With the above in view, reference is made to Figure 1 of the drawings, wherein the numeral l designates a feeder in the form of a bushing adapted to contain a body of molten glass, and having a plurality of restricted openings or orifices I l in the bottom wall through which molten glass flows into the atmosphere in the form of streams I 2. This general type of bushing or feeder has been extensively used in the past in'the manufacture of fine fibers from heat softenable material, such as glass, and therefore, need not be described in detail. It will suffice to point out that the bushing is preferably heated in a manner not shown herein to maintain the molten glass therein at such a viscosity that the glass flows relatively freely through the orifices H. These orifices are spaced laterally from each other in a row in order to position the individual streams l2 ,in-a common substantially vertical plane. As the individual streams [2 of glass are admitted to the atmosphere, they are cooled to the point of solidification after being drawn out to form primary filaments [3 by suitable feeding means designated generally by the numeral M. The feeding means I4 also acts to project the primary filaments l3 into one side of an intensely hot high velocity blast B of gas. the blast B extending for an appreciable distance from the point of entry of the filaments into the blast is at a temperature which exceeds the softening point of the glass and moves at a velocity sufficiently high to attenuate the softened glass to form fibers. As will be more fully hereinafter described, the blast B is of substantial width, and the primary filaments H) are introduced into one side of the blast along paths of travel which extend substantially normal to the direction of movement of the blast B.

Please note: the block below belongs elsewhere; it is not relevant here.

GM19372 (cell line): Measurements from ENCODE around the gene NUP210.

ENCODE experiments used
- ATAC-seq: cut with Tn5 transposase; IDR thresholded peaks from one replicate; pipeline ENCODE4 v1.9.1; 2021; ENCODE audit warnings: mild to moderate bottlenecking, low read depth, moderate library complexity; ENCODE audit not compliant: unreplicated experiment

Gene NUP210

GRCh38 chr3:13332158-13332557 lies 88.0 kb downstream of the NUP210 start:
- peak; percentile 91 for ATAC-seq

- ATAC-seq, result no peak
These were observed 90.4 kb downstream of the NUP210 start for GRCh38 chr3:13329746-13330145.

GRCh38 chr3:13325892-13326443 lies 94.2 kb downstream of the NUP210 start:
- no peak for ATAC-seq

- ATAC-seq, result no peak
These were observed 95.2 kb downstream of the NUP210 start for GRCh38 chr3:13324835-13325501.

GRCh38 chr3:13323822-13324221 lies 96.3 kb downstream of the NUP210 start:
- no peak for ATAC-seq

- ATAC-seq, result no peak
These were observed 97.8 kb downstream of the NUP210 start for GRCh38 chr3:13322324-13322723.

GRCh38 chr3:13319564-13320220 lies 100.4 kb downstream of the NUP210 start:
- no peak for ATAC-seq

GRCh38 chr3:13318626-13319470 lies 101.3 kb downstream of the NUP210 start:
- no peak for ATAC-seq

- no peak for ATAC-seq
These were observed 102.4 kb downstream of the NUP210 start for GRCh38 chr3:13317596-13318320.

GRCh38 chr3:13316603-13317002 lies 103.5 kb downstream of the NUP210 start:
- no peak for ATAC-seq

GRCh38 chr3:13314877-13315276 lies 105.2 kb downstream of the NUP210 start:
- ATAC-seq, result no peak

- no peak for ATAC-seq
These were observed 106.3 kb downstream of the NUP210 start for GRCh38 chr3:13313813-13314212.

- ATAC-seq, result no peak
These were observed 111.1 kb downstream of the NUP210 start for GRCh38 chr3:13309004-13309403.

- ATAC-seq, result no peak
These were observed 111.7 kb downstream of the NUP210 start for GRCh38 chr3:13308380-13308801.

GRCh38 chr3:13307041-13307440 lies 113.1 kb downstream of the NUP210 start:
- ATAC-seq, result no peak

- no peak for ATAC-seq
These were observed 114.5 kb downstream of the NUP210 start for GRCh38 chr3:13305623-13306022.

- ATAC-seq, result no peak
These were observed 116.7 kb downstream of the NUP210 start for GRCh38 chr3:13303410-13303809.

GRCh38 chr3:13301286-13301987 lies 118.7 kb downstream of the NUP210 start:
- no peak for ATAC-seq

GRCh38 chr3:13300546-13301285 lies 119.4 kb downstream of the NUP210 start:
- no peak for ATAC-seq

In the present instance a guide I5 is interposed between the feeding means l4 and the blast B for guiding the individual primary filaments l3 into the blast. The guide I5 is designed to arrange the primary filaments in lateral spaced relation to each other in a row extending across the width of the blast, and the general aim is to feed as many primary filaments 13 into the blast as is possible without disrupting the flow of the gases forming the blast. The problem of feeding a large number of primary filaments l3 into a blast B of given width is aggravated by the necessity of maintaining sufficient distance between adjacent streams I 2 issuing from the feeder H] to prevent contact of the streams as they are projected into vthe atmosphere. In this connection it will be understood that as the streams of glass pass into the atmosphere, they are subjected to the action 'of'air currents and other forces which have a tendency to move adjacent streams into contact, and disrupt the operation of the equipment. In addition it is customary to' manually feed or thread the filaments intothe upper end of the guide 15 following an interruption of the process, and adjacent filaments must be spaced laterally from each other a sufficient distance to enable handling of the filaments during the threading operation. Owing to the above conditions full advantage has not been taken in the past of the attenuating capacity of the blast B, and as a The portion of 4 consequence, production of fibers from apparatus of a given size has been somewhat curtailed.